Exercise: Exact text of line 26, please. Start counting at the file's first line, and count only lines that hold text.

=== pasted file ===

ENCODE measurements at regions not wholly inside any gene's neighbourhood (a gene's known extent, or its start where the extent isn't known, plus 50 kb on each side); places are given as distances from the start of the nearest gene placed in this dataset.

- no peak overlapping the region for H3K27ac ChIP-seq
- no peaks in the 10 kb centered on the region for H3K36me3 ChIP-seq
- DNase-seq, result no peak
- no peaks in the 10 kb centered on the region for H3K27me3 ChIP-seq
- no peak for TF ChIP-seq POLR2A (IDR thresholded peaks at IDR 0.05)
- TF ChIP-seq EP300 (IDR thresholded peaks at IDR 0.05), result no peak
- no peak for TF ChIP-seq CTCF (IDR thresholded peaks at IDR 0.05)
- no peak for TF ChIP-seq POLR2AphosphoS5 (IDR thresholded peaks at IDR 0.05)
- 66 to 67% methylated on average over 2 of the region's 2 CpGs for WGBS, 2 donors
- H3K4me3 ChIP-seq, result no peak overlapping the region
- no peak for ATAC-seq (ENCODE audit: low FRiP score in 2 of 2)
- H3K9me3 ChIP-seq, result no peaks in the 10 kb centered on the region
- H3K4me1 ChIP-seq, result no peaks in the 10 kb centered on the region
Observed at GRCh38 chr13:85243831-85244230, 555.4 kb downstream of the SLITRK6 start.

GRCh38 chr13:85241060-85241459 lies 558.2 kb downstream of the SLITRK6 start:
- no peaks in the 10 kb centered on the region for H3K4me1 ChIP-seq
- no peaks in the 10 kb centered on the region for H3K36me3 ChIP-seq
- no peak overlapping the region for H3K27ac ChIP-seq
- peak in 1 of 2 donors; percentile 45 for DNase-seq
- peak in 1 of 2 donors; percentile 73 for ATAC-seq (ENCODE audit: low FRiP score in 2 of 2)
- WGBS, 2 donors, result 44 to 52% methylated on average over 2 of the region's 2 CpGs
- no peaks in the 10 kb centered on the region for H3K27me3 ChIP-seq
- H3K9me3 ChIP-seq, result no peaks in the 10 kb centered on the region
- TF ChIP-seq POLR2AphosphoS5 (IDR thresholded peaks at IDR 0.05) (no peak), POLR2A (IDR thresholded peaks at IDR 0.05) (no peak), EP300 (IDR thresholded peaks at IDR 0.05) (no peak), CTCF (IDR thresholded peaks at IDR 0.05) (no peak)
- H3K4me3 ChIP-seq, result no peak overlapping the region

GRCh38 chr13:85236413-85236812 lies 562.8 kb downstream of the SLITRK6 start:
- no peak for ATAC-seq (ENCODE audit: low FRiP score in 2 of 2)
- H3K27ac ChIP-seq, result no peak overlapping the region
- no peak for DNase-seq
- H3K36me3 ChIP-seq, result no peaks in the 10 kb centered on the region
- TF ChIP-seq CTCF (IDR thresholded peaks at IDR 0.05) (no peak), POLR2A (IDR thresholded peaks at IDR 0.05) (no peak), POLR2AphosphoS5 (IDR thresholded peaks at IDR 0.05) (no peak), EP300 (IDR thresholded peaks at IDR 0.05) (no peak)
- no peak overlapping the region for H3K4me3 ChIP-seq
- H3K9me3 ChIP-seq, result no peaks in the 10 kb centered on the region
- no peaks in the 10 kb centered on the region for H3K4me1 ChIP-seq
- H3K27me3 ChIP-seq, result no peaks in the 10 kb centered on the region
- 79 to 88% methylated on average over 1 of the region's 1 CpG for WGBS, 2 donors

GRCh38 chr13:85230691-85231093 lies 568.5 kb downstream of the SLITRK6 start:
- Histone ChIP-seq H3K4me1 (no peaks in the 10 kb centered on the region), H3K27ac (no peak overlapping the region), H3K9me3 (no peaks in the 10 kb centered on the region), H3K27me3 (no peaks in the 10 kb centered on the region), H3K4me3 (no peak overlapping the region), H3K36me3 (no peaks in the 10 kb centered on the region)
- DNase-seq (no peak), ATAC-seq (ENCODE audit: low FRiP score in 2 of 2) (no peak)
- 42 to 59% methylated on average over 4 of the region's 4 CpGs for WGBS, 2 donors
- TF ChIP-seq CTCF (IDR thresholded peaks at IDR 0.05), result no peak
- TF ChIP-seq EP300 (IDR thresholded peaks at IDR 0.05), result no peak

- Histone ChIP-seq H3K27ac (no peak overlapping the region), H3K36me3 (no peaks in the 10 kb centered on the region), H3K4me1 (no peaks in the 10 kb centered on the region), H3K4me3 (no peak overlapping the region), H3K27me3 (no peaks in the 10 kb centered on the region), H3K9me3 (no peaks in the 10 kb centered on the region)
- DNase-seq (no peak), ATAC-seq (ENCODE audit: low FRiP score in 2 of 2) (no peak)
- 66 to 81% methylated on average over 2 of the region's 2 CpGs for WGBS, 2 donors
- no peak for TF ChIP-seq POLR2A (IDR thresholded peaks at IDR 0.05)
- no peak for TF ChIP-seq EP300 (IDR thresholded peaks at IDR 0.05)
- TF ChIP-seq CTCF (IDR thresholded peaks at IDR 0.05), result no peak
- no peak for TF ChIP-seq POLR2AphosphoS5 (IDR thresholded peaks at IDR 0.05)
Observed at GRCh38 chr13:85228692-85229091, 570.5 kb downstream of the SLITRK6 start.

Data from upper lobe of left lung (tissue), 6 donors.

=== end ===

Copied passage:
- H3K4me3 ChIP-seq, result no peak overlapping the region